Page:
08.20.18 | Religion as Philosophy

Talk about your high stakes. In the back corner of the club's music room, propped up by the lamp, is The Divine Comedy, by Dante. Open it to the "Gates of Hell" (p.5, line 4 - "Abandon Hope All Ye Who Enter Here" ) and then to ix-x for an index to the Circles of Hell from The Inferno. In order: Unbaptized; Carnal Sinners; Gluttonous; Misers and Prodigals; Wrathful and Sullen. Cross now the River of Styx and you will land in the Sixth Circle, dedicated to The Heretics. This is where you -- you non-believers -- will be sent. Believe it.

Or not. The focus article for Member Monday(8/20) is Atheism And The Philosophy Of Religion, a conversation with Graham Oppy, atheist and philosopher of religion, about books by Bertrand Russell, David Hume and others. It would seem counter intuitive to start a discussion about religion as philosophy by citing the work of five atheists, one of whom actually lived a kind of double life as a Catholic priest.

On the other hand where better to embark on a largely philosophical chat when it comes to "the battleground between theists and atheists" than from a platform which at least starts out without being first burdened by the respective faith-based commitments? Those elements may then be separately studied, evaluated, and factored in on their own merits. Otherwise we'd first face the internecine battles among the incompatible and (sometimes) warring faiths before we could even begin to embrace the wider discussion. And, remember, when we're addressing religion in general, we're talking about not only the three Abrahamic religions (Christianity, Judaism, Islam) but Buddhism, Hinduism, Jainism, Taoism and the other major belief structures as well.

Five works and five reckonings of religion as philosophy -- often with a wider lens to encompass things like cognitive anthropology, psychology, existential anxiety, evolution. Some of the familiar philosophical arguments are cited -- e.g. first-mover, cosmological, design, Pascal's wager (belief as game theory), and the problem of evil -- but the article does not get bogged down by them and you will be pleased to note neither will we in our discussion.  There would appear to be few conversions that come by way of argumentation alone.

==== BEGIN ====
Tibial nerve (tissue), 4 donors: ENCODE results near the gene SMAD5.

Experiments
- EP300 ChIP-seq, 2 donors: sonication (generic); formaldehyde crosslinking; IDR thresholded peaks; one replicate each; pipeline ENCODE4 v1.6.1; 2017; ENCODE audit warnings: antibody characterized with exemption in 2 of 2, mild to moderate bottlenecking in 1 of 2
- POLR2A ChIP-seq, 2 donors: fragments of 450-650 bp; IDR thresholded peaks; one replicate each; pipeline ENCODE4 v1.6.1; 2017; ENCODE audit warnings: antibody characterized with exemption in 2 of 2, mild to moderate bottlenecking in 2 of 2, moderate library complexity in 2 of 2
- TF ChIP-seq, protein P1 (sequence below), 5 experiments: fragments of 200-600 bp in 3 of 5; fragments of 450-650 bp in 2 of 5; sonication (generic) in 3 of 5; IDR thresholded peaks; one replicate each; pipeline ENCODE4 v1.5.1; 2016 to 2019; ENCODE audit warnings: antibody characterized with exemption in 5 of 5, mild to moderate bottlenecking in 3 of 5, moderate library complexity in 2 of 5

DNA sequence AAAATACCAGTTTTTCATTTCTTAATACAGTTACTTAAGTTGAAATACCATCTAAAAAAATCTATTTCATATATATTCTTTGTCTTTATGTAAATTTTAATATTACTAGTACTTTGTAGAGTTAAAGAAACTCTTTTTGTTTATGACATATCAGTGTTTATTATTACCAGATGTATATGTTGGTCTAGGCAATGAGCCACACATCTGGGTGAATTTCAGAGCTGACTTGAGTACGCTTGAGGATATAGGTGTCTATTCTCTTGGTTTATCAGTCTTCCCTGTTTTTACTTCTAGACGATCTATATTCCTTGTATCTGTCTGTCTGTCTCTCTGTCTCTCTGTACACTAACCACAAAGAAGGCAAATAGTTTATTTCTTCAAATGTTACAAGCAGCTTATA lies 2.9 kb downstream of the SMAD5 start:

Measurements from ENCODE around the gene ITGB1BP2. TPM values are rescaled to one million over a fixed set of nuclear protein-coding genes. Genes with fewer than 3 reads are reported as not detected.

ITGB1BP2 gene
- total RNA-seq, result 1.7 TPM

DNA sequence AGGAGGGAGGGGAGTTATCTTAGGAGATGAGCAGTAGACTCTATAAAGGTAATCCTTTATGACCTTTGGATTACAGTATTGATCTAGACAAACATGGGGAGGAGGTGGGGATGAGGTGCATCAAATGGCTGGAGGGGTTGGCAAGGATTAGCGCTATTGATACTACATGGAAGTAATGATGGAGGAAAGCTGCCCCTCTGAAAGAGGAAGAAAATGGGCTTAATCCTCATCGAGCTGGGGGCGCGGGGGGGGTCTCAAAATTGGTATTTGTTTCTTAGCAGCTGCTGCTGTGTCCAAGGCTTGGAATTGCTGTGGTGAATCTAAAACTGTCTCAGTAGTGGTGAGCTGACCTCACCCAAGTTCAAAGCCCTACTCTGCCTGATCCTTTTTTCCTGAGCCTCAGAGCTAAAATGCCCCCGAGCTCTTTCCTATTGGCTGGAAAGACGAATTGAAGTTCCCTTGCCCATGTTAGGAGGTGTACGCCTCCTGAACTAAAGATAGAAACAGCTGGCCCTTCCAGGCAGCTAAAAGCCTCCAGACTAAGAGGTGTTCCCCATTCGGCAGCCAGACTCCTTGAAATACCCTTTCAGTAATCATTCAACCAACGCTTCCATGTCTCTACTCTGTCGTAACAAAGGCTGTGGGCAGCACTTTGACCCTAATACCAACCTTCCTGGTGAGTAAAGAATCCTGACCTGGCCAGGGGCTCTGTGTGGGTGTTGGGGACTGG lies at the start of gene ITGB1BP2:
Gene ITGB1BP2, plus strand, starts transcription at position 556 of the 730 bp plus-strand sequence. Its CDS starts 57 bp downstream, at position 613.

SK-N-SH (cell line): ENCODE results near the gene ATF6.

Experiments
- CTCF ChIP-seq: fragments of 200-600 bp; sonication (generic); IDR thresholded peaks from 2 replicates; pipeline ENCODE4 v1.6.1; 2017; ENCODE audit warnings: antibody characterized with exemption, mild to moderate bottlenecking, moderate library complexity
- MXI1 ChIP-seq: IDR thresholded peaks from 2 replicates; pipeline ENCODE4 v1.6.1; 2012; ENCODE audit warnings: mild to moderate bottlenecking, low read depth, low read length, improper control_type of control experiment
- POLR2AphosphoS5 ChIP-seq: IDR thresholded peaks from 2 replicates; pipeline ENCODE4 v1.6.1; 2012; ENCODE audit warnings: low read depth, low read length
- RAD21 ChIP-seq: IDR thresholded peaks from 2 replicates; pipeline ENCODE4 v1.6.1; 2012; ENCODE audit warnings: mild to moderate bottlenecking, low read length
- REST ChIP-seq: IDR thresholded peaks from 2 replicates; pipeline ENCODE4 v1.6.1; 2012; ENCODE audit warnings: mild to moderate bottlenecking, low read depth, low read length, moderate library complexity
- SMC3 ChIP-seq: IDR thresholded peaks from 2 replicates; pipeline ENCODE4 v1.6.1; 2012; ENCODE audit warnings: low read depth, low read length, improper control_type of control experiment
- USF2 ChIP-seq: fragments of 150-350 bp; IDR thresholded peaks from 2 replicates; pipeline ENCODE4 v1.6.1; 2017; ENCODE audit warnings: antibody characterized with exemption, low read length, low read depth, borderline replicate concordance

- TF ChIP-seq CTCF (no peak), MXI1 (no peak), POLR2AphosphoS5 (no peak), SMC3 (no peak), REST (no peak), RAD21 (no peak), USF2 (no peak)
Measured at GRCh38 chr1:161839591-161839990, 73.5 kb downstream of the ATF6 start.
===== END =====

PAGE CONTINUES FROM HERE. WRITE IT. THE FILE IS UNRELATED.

So, then, comes the faith-based piece. Per Bertrand Russell, articles of faith are essentially implanted beginning from infancy. We may explore and share the parental, social, and cultural influences on our own belief system. That may lead to the question of what it is that makes the belief in God just so hard to resist as a universal matter, given that the intellectual arguments for such belief are shaky at best. Particularly intriguing is the evolutionary advantage theory i.e. serving to bind the tribe.

Religion as an in/out marker suddenly came to mind with Sarah Palin some years ago asserting the fundamentalist view that the earth was created 6,000 years ago per the bible and dismissing any and all scientific evidence to the contrary as simply God's way of testing our faith. The point is not to make fun of her but to illustrate the power of group binding -- the greater the absurdity of the shared belief system the tighter the tribe. Such likely served one time as a significant evolutionary advantage.

May we maintain an open mind as we discuss a challenging topic and be somewhat more sensitive than Jean Meslier, the previously-cited Catholic priest who lead a double life as an atheist (but maybe a deist), when he asserted, "Common folk will not be free until the last of the nobles is strangled with the intestines of the last priest." Strong memo to follow.

- Steve Smith.

Dustin SimantobComment